Viewpoint: Munoz Resume Needs Padding

By Tristen Critchfield Nov 6, 2011
On a four-fight tear, Mark Munoz has become a threat at 185 pounds. | Photo: Tobin Dorn

It may have been an entirely different approach than the one Chael Sonnen used following his win over Brian Stann at UFC 136, but Mark Munoz has the same intentions as his brash middleweight counterpart. He wants a shot at Anderson Silva’s gold.

Given the opportunity to make history at UFC 138 in the promotion’s first-ever five-round non-title fight, Munoz opted for a shorter night’s work against Chris Leben. Over two rounds, the Reign MMA leader pummeled “The Crippler” with forceful punches and elbows on the ground. The assault opened a serious gash above Leben’s left eye, forcing “The Ultimate Fighter 1” alum to tell referee Marc Goddard he could no longer see prior to the fight’s third round.

Stopping the ultra-durable Leben was no small feat: Munoz joined Silva and Stann as the only men to finish the Portland, Ore., native via technical knockout in his nine-year career. Had his vision not been impaired, it is likely that Leben would have continued to tread forward against Munoz with his trademark “Night of the Living Dead” determination. With his laceration leaking profusely, Leben had no choice but to concede defeat.

“It’s hard to fight when you’re choking on blood,” Leben admitted.

The win was Munoz’s fourth consecutive in the Octagon and his seventh in nine UFC appearances overall. Few can deny that “The Filipino Wrecking Machine” has come a long way since a Matt Hamill head kick welcomed him to the organization at UFC 96.

Now, he believes the time for paying dues has passed.

“I think I deserve a title shot,” Munoz told the crowd at the LG Arena in Birmingham, England, on Saturday. “Anderson Silva is by far the best pound-for-pound fighter. I give him all the respect and honor. I consider him a friend, but I think I deserve a title shot.”

The respectful request was a far cry from the professional wrestling heel role Sonnen assumed when calling out Silva nearly one month ago.

“Anderson Silva, you absolutely suck,” Sonnen said. “Super Bowl weekend, [I] want the biggest rematch in the history of the business. I’m calling you out, Silva, but we’re upping the stakes. I beat you, you leave the division. You beat me, I will leave the UFC forever.”

Such grandiose hyperbole is entertaining and undoubtedly sells fights, but Sonnen would likely have been next in line for a title shot without the extravagant lobbying. His performance against Silva at UFC 2010 -- for the bout’s first 23 minutes, at least -- has assured him of that.

What is not as clear is where Munoz fits in the middleweight title picture. His violent yet efficient effort against Leben is the signature victory of his career to date. Of Munoz’s other six victims in the UFC -- Nick Catone, Ryan Jensen, Kendall Grove, Aaron Simpson, C.B. Dollaway and Demian Maia -- only Maia has consistently hovered around Top 10; he is currently sixth in’s middleweight rankings. Munoz himself is currently ranked No. 5.

Dave Mandel

Silva is 14-0 in the UFC.
Silva has already beaten the three men ahead of Munoz on that list, but the Californian needs to pad his resume before he can be considered the next logical opponent for “The Spider.”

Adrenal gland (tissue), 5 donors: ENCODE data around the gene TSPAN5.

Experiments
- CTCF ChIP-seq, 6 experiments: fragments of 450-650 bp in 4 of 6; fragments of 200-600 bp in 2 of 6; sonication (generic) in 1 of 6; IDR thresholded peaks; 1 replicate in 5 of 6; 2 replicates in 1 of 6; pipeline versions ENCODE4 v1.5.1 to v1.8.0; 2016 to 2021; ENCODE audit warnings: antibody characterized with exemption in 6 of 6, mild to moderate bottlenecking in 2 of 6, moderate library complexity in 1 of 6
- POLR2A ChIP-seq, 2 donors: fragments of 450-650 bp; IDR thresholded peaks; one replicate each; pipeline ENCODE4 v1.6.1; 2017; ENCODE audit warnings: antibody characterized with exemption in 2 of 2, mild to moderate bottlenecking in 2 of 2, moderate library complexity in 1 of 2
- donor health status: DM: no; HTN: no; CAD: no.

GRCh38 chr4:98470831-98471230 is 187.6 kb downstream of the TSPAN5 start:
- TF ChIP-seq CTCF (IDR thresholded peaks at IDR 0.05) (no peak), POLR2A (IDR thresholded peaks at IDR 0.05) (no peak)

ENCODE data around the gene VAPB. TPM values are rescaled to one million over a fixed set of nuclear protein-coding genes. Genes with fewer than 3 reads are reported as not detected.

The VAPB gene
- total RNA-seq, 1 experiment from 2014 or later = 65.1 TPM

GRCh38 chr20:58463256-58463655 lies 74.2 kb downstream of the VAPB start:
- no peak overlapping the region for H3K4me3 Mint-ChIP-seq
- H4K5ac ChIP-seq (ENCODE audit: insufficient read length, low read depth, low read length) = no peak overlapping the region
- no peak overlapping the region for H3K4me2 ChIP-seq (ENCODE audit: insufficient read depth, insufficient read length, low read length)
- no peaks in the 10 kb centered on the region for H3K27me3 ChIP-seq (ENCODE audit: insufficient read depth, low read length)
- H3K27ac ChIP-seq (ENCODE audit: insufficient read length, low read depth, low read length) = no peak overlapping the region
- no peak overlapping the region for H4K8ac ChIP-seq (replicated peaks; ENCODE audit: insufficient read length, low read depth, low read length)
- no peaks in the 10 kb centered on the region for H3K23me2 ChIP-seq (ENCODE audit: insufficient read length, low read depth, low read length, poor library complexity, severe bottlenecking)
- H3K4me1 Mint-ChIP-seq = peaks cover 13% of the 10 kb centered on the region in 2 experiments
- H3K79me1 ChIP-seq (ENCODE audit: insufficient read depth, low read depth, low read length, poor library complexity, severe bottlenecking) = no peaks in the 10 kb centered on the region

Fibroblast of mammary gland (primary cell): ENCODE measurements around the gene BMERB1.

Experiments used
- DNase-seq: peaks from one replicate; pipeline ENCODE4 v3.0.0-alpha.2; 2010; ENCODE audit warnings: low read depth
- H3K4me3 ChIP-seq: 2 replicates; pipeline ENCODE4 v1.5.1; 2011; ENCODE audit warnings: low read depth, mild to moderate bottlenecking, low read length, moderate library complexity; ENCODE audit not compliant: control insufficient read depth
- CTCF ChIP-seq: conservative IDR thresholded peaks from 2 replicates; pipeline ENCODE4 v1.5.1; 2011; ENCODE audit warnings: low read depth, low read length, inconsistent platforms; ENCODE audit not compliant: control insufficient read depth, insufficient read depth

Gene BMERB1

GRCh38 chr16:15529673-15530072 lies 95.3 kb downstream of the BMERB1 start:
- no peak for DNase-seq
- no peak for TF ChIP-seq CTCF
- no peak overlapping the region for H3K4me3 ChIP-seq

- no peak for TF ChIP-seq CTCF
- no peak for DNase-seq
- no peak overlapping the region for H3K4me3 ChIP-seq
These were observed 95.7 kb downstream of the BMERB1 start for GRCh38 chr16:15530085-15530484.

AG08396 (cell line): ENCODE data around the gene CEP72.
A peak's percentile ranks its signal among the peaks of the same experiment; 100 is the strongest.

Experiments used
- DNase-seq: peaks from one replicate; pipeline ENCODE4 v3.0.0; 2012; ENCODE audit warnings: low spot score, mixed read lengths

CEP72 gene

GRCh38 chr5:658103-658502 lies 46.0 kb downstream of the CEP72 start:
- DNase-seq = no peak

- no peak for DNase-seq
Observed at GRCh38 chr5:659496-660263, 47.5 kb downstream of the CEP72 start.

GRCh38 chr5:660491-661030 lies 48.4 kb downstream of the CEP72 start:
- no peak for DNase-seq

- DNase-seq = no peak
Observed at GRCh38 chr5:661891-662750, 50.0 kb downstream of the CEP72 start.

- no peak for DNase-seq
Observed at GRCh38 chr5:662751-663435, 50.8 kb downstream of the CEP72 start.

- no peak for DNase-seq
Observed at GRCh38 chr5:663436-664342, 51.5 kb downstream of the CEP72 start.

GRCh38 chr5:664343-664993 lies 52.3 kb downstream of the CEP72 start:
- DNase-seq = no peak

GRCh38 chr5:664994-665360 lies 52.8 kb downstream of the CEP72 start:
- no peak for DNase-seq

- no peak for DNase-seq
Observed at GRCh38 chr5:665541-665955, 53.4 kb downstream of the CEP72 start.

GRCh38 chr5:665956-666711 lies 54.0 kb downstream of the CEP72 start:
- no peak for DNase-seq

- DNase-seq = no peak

At least one more trial-by-fire test against a worthy foe would do wonders in readying Munoz for what would be the biggest stage of his career against one of the world’s best. It would also allow the World Extreme Cagefighting veteran some time to perfect his game. Munoz was a two-time California state wrestling champion for Vallejo High School. At Oklahoma State University, he captured All-American honors twice and won a national championship in 2001. Despite his considerable credentials, Munoz has not been a takedown machine once the cage doors close.

According to, his five takedowns against Leben were a career-high, and his career takedown accuracy remains an underwhelming 23 percent.

By comparison, Sonnen’s takedown success rate is 63 percent. It was that part of his game that forced Silva to consistently fight from his back in their 2010 meeting.

Munoz has evolved to the point where his takedown attempts are no longer the high-risk endeavors they were when his career began. In a high-stakes battle against Silva, improved standup will not be the ally it was against lesser opponents. Munoz needs to prove he can apply his wrestling as he did against Leben when faced with a high-level striker with solid sprawling ability.

What makes a hypothetical Silva-Munoz match compelling in a different way than a Sonnen-Silva bout is that the two men are cordial. While they do not share the same camp, Munoz and Silva have helped each other prepare for opponents on multiple occasions. When Munoz says he wants to be considered the best, he does so with an earnestness and humility that Sonnen’s detractors can appreciate.

“I’m here. I feel that I train extremely hard. I want to be the best in the division,” he told following his win over Leben. “I’m working my way up, and that fight, along with the fight [against Maia] before that one, gives me confidence that I can be the best in the division.”

Munoz is well aware that he must ultimately go through Silva to receive that recognition, and while he is steadily working his way up the middleweight ranks, he is not ready for that challenge just yet.
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